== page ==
Making Sense of Single-Ply Roofing

Compiled this together to help some understand single-ply roofing aspects.

Questions and Answers;


  1. What are the advantages of thermoplastic membranes over thermoset?
    What are the components of single-ply roofs?

  2. *What are the advantages of the newest single-ply membrane, TPO? *

  3. What are the differences between membrane attachment methods?

  4. What are single-ply roof membranes made of?

  5. Thermoplastic membranes are set in the field with exposure to the elements. The seams are welded with a heat gun, which makes them stronger than the sheet material. In thermoset membranes the seams are lapped and glued. This connection is often the weakest point in the system. Thermoplastic membranes are easily recycled, but thermoset membranes are not. Thermoplastics can be melted, purified, and re-extruded.

Single-ply roof membranes are flexible sheets of synthetic polymers. Membranes range from .033 to .060 mils thick, though they are available in heavier sheets. Most have a reinforcing sheet of polyester to prevent puncture, increase wind-load resistance, and improve dimensional stability. This layer is not necessary for some applications. There is a range of attachment methods, depending on the location of the roof and the type of membrane.

  1. Sheets of membrane are mechanically anchored, chemically adhered, or ballasted. With mechanical attachment methods, clips and metal plates, batten strips, or bars, are used. Fasteners secure the sheets at the seam edges. If there are not enough fasteners, the wind uplift can cause the fasteners to eventually work loose. A conservative fastening schedule is normally advised. Chemically adhered membranes use adhesives to hold the membranes to the roof substrate. The time and labor to apply the adhesive and smooth the sheets in place adds to the cost of the job, but the bond achieves a roof that is highly resistant to wind, water, and dimensional changes. Ballasted roofs weight the membrane with gravel or pavers. This is the least expensive application, but there are drawbacks. Wind can blow the ballast off causing damage to the membrane or other surfaces.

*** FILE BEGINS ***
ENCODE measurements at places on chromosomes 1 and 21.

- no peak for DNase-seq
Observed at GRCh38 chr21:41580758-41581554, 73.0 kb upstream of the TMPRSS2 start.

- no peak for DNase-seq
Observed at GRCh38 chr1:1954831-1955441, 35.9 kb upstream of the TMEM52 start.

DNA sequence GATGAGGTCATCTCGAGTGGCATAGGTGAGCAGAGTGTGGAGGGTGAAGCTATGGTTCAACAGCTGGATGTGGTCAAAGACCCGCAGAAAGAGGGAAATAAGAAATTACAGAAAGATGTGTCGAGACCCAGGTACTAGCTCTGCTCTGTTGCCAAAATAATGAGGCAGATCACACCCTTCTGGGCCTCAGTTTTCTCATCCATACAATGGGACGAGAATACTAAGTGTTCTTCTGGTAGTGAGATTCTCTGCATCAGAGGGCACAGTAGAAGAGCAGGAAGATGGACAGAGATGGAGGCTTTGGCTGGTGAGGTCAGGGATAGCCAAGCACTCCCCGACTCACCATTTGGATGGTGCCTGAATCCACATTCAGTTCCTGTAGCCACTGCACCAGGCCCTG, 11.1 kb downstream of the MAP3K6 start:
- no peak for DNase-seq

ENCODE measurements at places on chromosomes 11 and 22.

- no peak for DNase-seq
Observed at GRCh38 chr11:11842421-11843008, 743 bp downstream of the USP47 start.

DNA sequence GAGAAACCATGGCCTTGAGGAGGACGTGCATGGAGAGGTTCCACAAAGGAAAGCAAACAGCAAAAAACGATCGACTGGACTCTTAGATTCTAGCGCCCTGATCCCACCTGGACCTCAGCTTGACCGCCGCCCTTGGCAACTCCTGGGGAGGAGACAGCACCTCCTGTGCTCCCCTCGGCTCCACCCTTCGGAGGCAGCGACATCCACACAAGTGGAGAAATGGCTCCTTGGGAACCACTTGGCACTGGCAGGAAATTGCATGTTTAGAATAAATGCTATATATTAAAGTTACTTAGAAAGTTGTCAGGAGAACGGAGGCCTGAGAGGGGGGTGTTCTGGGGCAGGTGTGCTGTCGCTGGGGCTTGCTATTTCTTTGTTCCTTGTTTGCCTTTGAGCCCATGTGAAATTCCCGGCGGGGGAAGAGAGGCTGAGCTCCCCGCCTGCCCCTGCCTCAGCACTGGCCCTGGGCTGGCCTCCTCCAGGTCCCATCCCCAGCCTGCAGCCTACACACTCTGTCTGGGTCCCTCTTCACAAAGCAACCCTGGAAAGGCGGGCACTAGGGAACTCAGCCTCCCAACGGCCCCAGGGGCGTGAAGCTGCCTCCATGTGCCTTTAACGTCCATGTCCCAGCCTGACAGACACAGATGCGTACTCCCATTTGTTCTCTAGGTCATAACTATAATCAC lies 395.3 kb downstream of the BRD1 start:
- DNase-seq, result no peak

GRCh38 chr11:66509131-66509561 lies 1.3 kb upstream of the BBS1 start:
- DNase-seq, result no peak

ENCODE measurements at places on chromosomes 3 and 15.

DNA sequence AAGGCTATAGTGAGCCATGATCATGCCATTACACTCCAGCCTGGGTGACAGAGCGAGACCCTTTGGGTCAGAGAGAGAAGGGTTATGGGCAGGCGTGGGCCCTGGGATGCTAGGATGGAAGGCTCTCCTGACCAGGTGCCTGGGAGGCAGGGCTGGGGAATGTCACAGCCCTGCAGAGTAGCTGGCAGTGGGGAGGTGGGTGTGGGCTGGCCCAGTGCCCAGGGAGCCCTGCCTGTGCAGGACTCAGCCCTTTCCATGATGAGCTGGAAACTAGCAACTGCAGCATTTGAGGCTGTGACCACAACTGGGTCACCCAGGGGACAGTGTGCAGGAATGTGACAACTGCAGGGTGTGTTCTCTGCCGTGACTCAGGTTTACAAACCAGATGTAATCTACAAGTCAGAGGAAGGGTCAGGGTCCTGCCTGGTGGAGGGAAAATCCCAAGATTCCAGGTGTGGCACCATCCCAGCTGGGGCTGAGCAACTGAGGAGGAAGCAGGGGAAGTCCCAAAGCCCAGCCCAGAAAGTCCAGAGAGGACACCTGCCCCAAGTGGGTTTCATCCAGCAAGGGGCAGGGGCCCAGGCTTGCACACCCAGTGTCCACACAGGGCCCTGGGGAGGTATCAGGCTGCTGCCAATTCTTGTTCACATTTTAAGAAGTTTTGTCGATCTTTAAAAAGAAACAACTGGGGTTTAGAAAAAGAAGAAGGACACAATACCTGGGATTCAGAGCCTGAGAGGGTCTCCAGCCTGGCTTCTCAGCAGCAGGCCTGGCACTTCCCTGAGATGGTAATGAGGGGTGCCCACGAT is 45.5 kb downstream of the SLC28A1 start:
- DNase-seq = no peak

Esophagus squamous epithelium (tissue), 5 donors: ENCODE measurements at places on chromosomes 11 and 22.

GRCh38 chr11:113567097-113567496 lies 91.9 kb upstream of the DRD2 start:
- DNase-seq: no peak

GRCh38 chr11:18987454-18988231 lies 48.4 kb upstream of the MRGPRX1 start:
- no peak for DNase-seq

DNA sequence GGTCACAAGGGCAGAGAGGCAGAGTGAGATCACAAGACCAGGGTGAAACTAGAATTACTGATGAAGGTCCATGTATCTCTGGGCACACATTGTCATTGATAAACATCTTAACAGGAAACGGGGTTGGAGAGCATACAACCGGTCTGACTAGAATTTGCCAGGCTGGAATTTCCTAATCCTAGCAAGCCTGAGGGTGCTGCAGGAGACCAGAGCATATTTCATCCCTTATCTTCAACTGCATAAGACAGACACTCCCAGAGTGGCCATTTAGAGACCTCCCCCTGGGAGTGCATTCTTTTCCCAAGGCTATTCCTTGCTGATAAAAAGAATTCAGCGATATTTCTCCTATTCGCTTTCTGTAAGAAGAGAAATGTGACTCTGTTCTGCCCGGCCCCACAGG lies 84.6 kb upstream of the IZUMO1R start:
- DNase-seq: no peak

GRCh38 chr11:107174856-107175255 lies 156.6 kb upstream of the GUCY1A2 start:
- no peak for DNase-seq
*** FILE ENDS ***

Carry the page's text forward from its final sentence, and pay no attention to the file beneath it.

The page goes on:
2. TPO combines synthetic rubber with polymers, such as olefins, making a more stable formulation. This advantage, combined with the membrane’s low cost, makes it attractive. Disadvantages include a lack of testing and a limited number of installations, making it difficult to accurately assess the performance of the membranes.

  3. Roof membranes are made of several different chemical compounds. The oldest is chlorosulfonated polyethylene (CSPE), commonly known as Hypalon. The most widely used is ethylene propylene diene monomer (EPDM), commonly know as a rubber roof. Polyvinyl chloride (PVC) has been reformulated over the years to improve its durability and is available only as a reinforced sheet. The newest is thermoplastic polyolefin (TPO).
    Hope this helps some.

Marcel :slight_smile: :slight_smile: :smiley: